Contact: Robert Miranda
cogcomm@aol.com
Cell Transplantation Center of Excellence for Aging and Brain Repair

Public Release: 23-Jun-2015
Nature Genetics
Study identifies multiple genetic changes linked to increased pancreatic cancer risk
In a genome-wide association study believed to be the largest of its kind, Johns Hopkins researchers have uncovered four regions in the human genome where changes may increase the risk of pancreatic cancer.
National Institutes of Health

Contact: Ekaterina Pesheva
epeshev1@jhmi.edu
410-502-9433
Johns Hopkins Medicine

Public Release: 23-Jun-2015
Journal of Neuroscience
Quiet that ringing in the brain
Epilepsy and tinnitus are both caused by overly excitable nerve cells. Healthy nerves have a built-in system that slams on the brakes when they get too excited. The 'brakes' are actually potassium channels that regulate nerve signals. A new drug may treat both conditions by selectively opening potassium channels in the brain.
US National Institutes of Health, Department of Defense

Contact: Kim Krieger
Kim.Krieger@uconn.edu
860-486-0361
University of Connecticut

Public Release: 23-Jun-2015
Molecular Psychiatry
UCI-led study demonstrates how Huntington's disease proteins spread from cell to cell
By identifying in spinal fluid how the characteristic mutant proteins of Huntington's disease spread from cell to cell, UC Irvine scientists and colleagues have created a new method to quickly and accurately track the presence and proliferation of these neuron-damaging compounds -- a discovery that may accelerate the development of new drugs to treat this incurable disease.
National Institutes of Health

Contact: Tom Vasich
tmvasich@uci.edu
949-824-6455
University of California - Irvine

Public Release: 23-Jun-2015
With NIH award, professor aims to ease a 'bottleneck' in vaccine development
North­eastern pro­fessor of chem­ical engi­neering Shashi Murthy has received a four-year, $1.4 mil­lion award from the National Insti­tutes of Health to develop a novel instru­ment that would auto­mate an impor­tant process used in cre­ating effec­tive vaccines.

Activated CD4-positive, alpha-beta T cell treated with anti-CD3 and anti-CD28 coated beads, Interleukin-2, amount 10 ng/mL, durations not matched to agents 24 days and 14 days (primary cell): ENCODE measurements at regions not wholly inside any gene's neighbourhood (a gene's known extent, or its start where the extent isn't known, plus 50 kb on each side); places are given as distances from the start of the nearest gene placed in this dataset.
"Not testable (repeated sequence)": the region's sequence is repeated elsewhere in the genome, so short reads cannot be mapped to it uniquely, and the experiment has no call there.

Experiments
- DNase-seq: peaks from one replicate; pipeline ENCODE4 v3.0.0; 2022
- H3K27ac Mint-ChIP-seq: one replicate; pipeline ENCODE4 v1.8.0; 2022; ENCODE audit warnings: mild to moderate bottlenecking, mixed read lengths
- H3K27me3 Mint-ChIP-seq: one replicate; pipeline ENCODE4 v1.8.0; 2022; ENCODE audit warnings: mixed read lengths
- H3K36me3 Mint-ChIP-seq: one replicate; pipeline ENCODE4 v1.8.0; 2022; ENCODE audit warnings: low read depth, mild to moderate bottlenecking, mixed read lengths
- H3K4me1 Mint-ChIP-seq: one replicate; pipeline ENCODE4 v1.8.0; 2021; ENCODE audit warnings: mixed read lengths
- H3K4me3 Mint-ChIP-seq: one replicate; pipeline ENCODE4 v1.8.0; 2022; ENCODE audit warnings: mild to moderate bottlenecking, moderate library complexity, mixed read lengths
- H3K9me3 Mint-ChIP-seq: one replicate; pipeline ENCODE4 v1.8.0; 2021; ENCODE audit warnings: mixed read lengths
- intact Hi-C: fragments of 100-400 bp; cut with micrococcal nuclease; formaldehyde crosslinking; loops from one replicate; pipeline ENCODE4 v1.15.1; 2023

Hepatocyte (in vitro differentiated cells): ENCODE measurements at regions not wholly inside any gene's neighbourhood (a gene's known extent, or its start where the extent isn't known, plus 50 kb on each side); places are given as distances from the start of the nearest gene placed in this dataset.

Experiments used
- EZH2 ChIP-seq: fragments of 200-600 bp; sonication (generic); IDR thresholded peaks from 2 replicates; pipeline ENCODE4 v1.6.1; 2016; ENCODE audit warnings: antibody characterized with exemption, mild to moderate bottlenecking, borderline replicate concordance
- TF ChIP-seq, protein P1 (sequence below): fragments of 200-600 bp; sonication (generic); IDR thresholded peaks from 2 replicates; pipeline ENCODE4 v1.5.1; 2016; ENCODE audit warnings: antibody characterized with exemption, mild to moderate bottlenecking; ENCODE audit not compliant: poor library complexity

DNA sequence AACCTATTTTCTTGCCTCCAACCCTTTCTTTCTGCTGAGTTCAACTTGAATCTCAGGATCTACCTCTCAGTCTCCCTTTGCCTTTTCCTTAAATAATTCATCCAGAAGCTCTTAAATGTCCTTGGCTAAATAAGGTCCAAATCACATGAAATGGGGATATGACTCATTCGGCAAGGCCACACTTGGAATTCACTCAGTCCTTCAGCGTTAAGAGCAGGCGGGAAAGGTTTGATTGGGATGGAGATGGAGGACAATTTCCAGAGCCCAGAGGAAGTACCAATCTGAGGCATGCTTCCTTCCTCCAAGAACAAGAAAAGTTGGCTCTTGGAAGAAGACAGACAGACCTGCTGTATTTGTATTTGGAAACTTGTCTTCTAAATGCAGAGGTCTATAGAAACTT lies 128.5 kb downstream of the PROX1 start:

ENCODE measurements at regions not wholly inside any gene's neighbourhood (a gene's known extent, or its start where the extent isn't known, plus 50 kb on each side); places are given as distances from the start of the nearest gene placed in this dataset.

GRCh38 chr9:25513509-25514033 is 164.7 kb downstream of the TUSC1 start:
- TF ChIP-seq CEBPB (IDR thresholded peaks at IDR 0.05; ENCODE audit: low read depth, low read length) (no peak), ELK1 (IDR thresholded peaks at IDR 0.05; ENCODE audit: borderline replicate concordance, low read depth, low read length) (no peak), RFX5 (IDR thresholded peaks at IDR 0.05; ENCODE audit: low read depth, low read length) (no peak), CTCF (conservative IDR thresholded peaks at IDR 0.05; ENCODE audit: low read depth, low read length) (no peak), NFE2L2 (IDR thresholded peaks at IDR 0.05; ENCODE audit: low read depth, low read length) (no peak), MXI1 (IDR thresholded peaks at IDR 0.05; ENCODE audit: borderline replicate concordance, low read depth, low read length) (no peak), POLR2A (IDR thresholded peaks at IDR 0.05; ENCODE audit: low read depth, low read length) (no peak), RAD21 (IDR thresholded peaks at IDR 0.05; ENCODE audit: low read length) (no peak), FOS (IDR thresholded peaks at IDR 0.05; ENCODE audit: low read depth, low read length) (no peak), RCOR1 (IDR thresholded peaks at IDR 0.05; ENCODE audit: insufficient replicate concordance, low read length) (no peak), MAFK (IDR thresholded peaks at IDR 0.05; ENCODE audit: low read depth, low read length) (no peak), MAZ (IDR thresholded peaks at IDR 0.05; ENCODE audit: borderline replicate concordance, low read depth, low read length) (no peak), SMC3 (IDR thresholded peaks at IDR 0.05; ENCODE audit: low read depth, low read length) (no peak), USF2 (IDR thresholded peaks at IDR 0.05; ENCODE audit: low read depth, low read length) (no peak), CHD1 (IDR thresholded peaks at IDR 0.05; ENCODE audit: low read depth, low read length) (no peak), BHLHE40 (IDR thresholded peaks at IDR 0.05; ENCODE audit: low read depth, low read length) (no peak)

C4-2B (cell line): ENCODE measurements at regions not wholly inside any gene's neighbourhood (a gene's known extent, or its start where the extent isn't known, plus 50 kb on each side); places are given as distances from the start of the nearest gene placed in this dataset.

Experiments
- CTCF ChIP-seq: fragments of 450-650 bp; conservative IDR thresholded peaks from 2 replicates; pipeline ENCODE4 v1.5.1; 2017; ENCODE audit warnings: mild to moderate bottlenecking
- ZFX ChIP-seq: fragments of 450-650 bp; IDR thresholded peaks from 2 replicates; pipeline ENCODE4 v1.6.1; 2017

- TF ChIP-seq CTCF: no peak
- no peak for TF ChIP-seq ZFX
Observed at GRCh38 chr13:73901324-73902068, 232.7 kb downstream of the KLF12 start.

National Institutes of Health

Contact: Jessica Caragher
j.caragher@neu.edu
617-373-3287
Northeastern University

Public Release: 23-Jun-2015
Journal of Immunology
When inflammation occurs, kidneys work to protect themselves, researchers find
In an apparent effort to help themselves, inflamed kidney cells produce one of the same inflammation-suppressing enzymes fetuses use to survive, researchers report.
National Institutes of Health

Contact: Toni Baker
tbaker@gru.edu
706-721-4421
Medical College of Georgia at Georgia Regents University

Public Release: 23-Jun-2015
Science Signaling
Potential treatment target identified for rare form of diabetes, other disorders
Scientists working to find treatments for a rare and severe form of diabetes known as Wolfram syndrome have identified a gatekeeper that prevents harmful molecules from spilling and triggering cell death. The researchers, at Washington University School of Medicine in St. Louis, also have found that the gatekeeper -- an enzyme -- may be a good treatment target not only for diabetes but for heart problems, Parkinson's disease and other disorders.
NIH/National Institute of Diabetes and Digestive and Kidney Diseases, NIH/National Heart, Lung, and Blood Institute, US Department of Veterans Affairs, Juvenile Diabetes Research Foundation, American Diabetes Association, and others

Contact: Jim Dryden
jdryden@wustl.edu
314-286-0110
Washington University School of Medicine

Public Release: 23-Jun-2015
JAMA
Dietary guidelines for Americans shouldn't place limits on total fat intake